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Gjert Rognli

Rognli is an artist who has been focussing heavily on nature for many years.

He was born in Manndalen in Kåfjord, which is now renowned for the large Riddu Riđđu indigenous festival. As an adult Rognli became seriously interested in his Sea Sami background. His artistic work is mythical and staged and derives inspiration from his home areas. Rognli often has overlapping motifs in his photo series and films. In his tableaux we encounter atmospheric landscapes containing objects, inexplicable lights and rings of light. Rognli often works with both natural and artificial light sources and sometimes his pictures have grotesque elements, such as a huddled naked human body (the artist himself) with a reindeer head.

In The Dawn of Day (2006), a blood-red river flows through the landscape, while a black bird flies through the forest. According to curator Kjellaug Isaksen, the picture can be interpreted in relation to Rognli's Sea Sami roots and the pain suffered by the Sami population, something which has led to the loss of their history and traditions. In many cases the Sami have been displaced from their own landscape.

This was done partly by encouraging settlers to move to the northern parts of Norway, i.e. free land was distributed to Norwegians who wanted to settle in, for example, Finnmark. The Sami way of relating to nature was systematically devalued and an attempt was made to introduce non-traditional agriculture which was not suitable for either the soil or the climate.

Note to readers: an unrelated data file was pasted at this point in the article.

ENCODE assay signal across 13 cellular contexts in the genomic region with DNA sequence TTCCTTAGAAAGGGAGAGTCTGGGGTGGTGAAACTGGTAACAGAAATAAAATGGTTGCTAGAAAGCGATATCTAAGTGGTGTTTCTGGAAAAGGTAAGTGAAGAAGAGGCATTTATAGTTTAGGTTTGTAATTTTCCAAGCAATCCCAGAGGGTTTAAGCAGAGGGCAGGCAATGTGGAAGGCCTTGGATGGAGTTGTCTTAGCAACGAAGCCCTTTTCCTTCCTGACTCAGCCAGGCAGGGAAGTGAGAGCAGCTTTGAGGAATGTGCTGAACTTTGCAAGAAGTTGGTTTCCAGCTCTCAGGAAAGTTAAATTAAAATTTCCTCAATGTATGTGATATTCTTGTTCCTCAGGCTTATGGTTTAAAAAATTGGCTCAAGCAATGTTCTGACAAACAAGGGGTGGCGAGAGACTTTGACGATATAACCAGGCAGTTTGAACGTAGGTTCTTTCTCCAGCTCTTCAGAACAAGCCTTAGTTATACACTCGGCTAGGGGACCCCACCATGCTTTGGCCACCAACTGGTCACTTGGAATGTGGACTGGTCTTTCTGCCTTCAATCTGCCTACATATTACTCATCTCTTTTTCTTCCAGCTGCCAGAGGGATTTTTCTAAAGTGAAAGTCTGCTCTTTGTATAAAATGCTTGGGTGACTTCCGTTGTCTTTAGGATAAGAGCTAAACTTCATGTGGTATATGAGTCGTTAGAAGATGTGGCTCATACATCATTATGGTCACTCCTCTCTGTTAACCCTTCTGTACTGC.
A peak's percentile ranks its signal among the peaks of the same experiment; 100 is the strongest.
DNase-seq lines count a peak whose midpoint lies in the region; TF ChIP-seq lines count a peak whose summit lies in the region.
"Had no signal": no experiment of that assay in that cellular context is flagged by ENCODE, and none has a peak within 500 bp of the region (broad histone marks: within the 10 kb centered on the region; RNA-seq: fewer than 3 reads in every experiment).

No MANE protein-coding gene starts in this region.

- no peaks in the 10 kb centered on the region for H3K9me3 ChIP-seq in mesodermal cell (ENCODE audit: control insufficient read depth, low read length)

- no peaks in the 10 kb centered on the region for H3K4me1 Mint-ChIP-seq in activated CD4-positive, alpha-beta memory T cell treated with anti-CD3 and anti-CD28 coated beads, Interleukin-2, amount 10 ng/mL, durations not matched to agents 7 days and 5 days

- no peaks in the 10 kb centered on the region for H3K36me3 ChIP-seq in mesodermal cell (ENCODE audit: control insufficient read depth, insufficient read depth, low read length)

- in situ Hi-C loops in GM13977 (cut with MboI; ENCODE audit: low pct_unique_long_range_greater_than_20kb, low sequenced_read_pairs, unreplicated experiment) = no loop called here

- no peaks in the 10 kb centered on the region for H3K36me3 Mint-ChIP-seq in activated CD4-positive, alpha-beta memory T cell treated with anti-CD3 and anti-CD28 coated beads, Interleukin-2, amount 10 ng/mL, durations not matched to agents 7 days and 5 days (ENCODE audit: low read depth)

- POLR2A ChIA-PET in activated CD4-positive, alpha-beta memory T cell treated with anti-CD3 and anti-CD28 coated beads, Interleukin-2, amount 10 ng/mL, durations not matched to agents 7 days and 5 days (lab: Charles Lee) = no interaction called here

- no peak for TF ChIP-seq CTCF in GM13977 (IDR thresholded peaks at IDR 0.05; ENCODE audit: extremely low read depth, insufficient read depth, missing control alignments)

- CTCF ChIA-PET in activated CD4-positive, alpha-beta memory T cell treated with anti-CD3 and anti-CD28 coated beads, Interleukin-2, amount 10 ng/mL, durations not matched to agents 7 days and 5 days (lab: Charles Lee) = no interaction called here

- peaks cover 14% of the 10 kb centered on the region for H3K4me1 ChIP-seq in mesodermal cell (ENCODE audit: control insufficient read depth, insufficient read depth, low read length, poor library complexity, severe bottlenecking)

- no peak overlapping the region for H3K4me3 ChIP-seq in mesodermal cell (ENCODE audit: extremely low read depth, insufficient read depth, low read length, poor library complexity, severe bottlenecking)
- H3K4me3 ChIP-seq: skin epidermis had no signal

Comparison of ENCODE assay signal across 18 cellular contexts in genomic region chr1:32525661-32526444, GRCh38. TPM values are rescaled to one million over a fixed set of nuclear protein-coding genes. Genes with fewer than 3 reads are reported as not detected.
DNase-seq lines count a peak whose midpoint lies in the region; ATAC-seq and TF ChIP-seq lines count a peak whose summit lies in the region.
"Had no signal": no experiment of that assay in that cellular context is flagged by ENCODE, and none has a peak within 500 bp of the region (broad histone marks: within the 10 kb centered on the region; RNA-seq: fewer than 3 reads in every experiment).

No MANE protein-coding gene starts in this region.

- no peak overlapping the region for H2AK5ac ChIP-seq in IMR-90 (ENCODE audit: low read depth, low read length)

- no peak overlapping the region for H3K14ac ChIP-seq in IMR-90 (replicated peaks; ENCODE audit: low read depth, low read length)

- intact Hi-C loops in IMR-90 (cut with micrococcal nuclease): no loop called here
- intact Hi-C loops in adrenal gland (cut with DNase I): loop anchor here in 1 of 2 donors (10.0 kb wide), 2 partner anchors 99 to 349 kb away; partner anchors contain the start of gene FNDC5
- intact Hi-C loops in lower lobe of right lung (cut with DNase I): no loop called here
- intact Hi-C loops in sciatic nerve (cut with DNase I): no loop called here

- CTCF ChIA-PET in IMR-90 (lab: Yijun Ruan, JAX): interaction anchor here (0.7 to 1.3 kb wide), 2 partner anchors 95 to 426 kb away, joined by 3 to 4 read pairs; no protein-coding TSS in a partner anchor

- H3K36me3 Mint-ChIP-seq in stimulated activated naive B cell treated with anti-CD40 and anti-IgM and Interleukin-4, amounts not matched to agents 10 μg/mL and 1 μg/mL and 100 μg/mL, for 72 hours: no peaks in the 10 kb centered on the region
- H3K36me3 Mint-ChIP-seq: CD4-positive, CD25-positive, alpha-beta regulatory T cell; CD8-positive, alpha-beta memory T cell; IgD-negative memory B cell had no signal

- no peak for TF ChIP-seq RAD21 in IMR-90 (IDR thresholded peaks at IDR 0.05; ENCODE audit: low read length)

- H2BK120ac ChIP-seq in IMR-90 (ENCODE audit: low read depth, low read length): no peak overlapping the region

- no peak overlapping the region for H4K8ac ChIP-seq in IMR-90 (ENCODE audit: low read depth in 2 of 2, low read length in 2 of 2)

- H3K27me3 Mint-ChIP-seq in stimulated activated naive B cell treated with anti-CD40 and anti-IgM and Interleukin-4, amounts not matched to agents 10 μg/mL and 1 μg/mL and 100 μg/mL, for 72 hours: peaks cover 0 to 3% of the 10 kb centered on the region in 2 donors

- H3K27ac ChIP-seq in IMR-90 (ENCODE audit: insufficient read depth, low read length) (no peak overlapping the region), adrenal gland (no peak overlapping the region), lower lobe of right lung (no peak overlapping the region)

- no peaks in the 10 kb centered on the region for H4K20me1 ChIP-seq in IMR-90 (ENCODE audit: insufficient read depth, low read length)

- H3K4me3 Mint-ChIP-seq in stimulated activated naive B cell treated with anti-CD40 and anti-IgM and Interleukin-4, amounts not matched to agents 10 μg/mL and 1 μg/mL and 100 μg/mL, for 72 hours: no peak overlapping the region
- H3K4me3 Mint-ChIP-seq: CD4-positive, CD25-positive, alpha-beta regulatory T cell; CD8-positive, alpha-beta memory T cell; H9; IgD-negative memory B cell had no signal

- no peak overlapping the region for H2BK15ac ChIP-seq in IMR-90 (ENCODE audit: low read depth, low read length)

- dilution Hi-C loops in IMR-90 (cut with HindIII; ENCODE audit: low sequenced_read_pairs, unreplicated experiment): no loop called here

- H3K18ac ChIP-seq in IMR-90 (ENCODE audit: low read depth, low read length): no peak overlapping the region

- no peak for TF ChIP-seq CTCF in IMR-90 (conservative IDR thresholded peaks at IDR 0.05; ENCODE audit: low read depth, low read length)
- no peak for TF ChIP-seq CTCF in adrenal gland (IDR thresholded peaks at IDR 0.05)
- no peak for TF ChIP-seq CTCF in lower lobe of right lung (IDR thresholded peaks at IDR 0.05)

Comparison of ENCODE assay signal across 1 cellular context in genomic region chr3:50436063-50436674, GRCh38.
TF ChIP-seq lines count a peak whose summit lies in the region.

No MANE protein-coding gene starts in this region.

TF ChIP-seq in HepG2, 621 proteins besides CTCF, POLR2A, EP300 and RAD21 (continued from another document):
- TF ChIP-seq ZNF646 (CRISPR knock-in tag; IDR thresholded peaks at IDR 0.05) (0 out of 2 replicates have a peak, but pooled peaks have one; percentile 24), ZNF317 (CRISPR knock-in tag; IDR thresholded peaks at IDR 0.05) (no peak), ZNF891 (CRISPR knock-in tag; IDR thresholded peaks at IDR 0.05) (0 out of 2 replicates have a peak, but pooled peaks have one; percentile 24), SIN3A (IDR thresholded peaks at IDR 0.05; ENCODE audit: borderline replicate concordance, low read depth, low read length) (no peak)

This text has been taken from an essay written for the exhibition catalogue by Christine Hansen, the co-curator of the exhibition.

  • A red river meanders through a forest with birch trunks and a green forest floor. A black bird can be seen in the left corner. Photograph.
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    © Gjert Rognli, The dawn of day, 2006. Preus museum Collection.
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Museum24:Portal - 2024.05.06
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